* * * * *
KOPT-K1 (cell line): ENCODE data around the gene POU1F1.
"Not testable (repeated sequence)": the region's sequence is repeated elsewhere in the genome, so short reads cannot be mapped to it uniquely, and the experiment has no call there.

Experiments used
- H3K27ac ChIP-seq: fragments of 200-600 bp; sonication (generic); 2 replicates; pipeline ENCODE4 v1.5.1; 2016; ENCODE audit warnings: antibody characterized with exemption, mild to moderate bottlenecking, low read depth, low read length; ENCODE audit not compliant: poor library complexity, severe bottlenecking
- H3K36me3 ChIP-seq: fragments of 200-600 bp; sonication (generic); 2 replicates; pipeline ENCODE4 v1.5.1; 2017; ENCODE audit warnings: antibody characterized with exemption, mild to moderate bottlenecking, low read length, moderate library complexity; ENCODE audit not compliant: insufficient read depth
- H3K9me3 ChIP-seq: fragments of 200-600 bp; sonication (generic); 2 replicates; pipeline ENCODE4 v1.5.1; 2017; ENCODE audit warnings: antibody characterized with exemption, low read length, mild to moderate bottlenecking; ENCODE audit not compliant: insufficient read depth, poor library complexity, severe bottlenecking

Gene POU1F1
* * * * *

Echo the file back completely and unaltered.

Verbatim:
KOPT-K1 (cell line): ENCODE data around the gene POU1F1.
"Not testable (repeated sequence)": the region's sequence is repeated elsewhere in the genome, so short reads cannot be mapped to it uniquely, and the experiment has no call there.

Experiments used
- H3K27ac ChIP-seq: fragments of 200-600 bp; sonication (generic); 2 replicates; pipeline ENCODE4 v1.5.1; 2016; ENCODE audit warnings: antibody characterized with exemption, mild to moderate bottlenecking, low read depth, low read length; ENCODE audit not compliant: poor library complexity, severe bottlenecking
- H3K36me3 ChIP-seq: fragments of 200-600 bp; sonication (generic); 2 replicates; pipeline ENCODE4 v1.5.1; 2017; ENCODE audit warnings: antibody characterized with exemption, mild to moderate bottlenecking, low read length, moderate library complexity; ENCODE audit not compliant: insufficient read depth
- H3K9me3 ChIP-seq: fragments of 200-600 bp; sonication (generic); 2 replicates; pipeline ENCODE4 v1.5.1; 2017; ENCODE audit warnings: antibody characterized with exemption, low read length, mild to moderate bottlenecking; ENCODE audit not compliant: insufficient read depth, poor library complexity, severe bottlenecking

Gene POU1F1